Nearly 80 percent of the 1.2 billion youth in the world live in developing countries, but the average age of agricultural workers is rising. Growing populations coupled with decreasing participation in agribusiness creates a serious threat to the future of farming and to the potential for global food insecurity. To engage youth, we must address their barriers to entry, which include: lack of access to inputs and capital; lack of technical knowledge; and a prevalent misconception that agriculture is not a promising or profitable career path. To overcome these barriers, we focus on five key methods to sustainable integrate youth into agriculture.
Engaging with Youth
Many young people are migrating to cities for alternative economic opportunities. ZGL engages with Ilase ijesha youth to increase their interest and participation in agribusiness by providing training and encouraging their involvement in diverse activities across agribusiness sector, such as input supply chains, agribusiness support services, vegetable seedling production spraying service provider and entrepreneurship opportunities.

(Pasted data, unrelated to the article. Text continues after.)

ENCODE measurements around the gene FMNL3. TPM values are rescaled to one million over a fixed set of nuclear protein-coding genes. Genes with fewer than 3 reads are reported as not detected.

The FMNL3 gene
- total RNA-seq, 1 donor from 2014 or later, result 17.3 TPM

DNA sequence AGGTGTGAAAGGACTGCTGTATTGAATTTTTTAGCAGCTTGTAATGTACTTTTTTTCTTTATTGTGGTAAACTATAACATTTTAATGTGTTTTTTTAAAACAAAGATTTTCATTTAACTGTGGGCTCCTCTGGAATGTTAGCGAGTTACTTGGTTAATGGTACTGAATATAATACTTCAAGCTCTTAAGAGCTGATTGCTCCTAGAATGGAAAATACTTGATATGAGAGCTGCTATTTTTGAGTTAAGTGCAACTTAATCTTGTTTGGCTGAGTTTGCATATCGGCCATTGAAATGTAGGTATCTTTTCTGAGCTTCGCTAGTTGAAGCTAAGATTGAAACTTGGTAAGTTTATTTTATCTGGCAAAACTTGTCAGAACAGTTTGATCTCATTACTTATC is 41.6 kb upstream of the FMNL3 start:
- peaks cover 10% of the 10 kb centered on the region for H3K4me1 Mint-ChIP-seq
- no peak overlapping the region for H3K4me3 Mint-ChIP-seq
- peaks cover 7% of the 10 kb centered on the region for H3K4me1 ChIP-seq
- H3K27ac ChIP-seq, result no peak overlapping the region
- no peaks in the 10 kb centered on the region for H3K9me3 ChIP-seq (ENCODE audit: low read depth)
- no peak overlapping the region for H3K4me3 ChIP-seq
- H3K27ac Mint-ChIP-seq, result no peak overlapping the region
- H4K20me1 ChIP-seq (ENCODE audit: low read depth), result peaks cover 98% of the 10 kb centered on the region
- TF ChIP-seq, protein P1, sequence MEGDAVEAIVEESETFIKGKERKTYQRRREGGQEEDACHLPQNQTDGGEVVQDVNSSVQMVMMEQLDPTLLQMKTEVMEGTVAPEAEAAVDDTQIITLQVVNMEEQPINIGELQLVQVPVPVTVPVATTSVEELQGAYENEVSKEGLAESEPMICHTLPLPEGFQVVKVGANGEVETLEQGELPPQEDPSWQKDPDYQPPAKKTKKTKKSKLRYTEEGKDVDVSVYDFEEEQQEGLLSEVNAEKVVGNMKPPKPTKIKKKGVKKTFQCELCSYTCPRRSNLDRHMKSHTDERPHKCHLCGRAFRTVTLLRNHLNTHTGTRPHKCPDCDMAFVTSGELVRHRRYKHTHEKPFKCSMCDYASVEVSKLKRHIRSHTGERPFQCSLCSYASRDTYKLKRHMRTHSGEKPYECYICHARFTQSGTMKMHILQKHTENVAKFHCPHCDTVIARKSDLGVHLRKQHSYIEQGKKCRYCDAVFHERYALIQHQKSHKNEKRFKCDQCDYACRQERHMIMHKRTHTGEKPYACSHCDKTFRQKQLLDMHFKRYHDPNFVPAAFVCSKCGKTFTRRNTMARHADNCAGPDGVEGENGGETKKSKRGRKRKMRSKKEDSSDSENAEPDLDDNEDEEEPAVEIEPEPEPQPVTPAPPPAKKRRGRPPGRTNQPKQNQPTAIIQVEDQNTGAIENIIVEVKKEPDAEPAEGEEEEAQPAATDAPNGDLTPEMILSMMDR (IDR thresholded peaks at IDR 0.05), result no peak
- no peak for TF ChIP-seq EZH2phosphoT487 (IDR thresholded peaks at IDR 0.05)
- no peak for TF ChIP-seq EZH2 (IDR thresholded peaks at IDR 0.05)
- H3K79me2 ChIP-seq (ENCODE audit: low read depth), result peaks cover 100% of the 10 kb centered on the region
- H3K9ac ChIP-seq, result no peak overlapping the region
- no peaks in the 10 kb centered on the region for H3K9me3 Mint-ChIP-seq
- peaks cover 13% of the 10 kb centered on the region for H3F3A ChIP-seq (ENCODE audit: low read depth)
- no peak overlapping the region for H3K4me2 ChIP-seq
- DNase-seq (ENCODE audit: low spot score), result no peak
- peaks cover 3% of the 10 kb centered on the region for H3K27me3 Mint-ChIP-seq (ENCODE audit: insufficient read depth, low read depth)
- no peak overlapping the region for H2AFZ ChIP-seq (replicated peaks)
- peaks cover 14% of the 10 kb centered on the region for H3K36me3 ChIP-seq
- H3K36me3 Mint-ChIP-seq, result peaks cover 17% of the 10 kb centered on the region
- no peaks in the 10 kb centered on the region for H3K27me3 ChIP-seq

Involving youth in agriculture works when they see the economic vitality of the sector. ZGL helps youth increase their incomes by promoting knowledge of good agribusiness practices and exposing them to other opportunities beyond direct farming such as new technologies and ICT.
Accessing Inputs and Assets
One impediment to youth involvement in agriculture is the lack of access to, and control over, inputs and assets. We support youth in obtaining land, loans, inputs, and other assets through linkages with input providers and financial organizations.
ZGL teams demonstrate and facilitate agricultural productivity by introducing high-value and diverse crops; market linkages; business development; and increasing awareness of alternative employment opportunities in agribusiness.
ZGL promotes new tools and technologies within communities to position youth at the forefront of agribusiness innovations, and encourage leadership opportunities and community involvement by fostering linkages with private sector commercial organizations.
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